Undiscovered Artists: Alwin Reamillo

(by John Mateer)

It is possible to have been discovered and remain undiscovered. This is true of Alwin Reamillo. Few in Australia know Reamillo’s work or that he has been working in Western Australia for over a decade.

Born in Manila and based in Fremantle, Reamillo is one of Asia’s foremost artists. He has exhibited with the grandmaster of Russian art Ilya Kabakov and the young Cuban art-star Kcho, and has been in major international shows, including the Biennale of Venice and Havana and Traditions /Tensions in New York. For the period 1993-1999 much of his work was made with his long-term collaborator Juliet Lea under the name Reamillo + Juliet.

Originally trained as a painter in the Philippines, Reamillo’s work is a response to the naturalization of European -principally Spanish - art in the country of his birth. Most often using collage, whether through a process of transferring photocopied images onto various surfaces – crabshells, bed sheets, pieces of wood – or as a principle allowing him and his collaborators to assemble installations of found objects and mock-paintings, he is a generous revolutionary, an anti-colonial Surrealist.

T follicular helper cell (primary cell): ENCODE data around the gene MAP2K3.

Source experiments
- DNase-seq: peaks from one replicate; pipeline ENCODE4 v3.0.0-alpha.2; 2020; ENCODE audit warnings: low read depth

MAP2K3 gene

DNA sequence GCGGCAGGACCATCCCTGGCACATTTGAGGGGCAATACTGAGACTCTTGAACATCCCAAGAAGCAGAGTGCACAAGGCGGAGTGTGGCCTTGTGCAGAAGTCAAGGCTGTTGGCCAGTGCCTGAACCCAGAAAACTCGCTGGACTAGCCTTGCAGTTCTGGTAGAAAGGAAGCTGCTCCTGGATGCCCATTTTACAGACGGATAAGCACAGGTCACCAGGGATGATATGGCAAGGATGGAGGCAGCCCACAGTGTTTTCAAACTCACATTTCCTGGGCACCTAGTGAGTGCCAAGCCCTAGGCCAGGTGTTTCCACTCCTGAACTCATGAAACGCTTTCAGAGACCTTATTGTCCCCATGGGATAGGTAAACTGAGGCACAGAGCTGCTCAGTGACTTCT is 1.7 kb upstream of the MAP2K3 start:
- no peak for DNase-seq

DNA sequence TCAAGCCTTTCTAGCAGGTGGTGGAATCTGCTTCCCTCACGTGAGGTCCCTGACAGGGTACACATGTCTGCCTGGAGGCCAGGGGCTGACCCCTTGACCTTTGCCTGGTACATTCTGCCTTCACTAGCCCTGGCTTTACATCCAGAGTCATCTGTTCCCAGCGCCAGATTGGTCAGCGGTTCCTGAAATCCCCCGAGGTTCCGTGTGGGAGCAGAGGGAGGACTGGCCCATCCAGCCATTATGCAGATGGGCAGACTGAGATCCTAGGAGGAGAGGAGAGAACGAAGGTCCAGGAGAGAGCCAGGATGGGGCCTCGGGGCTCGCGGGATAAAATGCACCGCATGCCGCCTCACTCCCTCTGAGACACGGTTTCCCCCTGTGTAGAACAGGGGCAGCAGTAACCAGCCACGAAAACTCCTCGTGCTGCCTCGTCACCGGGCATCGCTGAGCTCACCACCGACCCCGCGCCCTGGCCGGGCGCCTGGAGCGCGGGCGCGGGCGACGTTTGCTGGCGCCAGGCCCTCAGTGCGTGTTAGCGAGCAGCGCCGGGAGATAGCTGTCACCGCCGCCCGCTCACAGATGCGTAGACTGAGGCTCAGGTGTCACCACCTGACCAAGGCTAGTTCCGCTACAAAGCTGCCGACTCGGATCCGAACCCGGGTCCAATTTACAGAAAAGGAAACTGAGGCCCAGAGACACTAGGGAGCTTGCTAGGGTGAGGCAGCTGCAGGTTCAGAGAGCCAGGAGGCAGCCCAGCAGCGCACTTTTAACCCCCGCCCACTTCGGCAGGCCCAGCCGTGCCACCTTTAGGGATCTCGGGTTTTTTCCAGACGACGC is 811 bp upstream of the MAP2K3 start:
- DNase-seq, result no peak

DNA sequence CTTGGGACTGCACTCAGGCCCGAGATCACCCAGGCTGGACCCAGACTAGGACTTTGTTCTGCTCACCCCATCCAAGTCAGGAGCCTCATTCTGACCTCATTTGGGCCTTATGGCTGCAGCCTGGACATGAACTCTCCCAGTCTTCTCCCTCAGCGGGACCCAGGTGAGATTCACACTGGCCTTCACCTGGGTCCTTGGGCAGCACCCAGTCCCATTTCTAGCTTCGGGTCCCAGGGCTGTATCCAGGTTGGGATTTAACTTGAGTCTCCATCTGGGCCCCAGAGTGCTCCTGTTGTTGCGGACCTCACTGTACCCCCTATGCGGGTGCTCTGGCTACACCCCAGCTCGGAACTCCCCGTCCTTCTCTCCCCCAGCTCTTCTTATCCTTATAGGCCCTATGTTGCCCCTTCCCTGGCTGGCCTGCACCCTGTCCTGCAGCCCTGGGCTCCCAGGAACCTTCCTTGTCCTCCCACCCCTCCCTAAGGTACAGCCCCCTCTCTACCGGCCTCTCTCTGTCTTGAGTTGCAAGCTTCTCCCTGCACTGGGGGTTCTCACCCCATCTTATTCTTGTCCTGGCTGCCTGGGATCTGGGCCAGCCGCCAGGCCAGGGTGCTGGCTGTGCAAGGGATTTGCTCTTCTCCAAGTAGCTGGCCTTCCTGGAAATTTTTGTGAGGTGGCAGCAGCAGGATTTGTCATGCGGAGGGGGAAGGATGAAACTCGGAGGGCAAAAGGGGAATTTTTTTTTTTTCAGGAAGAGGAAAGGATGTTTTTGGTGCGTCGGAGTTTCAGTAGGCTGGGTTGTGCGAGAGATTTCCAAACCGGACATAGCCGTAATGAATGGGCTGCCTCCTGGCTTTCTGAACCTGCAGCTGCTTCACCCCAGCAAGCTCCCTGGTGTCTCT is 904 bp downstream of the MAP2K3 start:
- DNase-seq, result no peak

His idiom is one of critique; he is able to draw parallels between the globalizations of cancer and Disney, of the Conquistadors and Captain Cook, all the while retaining a sense of fun and irony. Once in Melbourne an installation of his was mistaken for the remains of occult ritual and was brought to the notice of the police and the Herald Sun!

In recent years he has been more involved in collaborative work, building whale-cars in Japan and New Zealand, and, together with Aboriginal artist Roselin Eaton, a bush-helicopter in Fitzroy Crossing, a work now in the WA Museum. His work with communities is inspired by the Filipino notion of bayanihan, the form of solidarity taditionally evoked when a village would join together to help move a family’s bamboo house, a concept parallel to that of Nicolas Bourriaud’s Relational Aethetics.

Alongside Dadang Christanto and Savanhdary Vongpoothorn, Alwin Reamillo’s continuing, if quiet, presence is a sign of the healthy complexity of today’s Australian art.

Reprinted from the Australian Art Collector, Issue 36, April-June 2006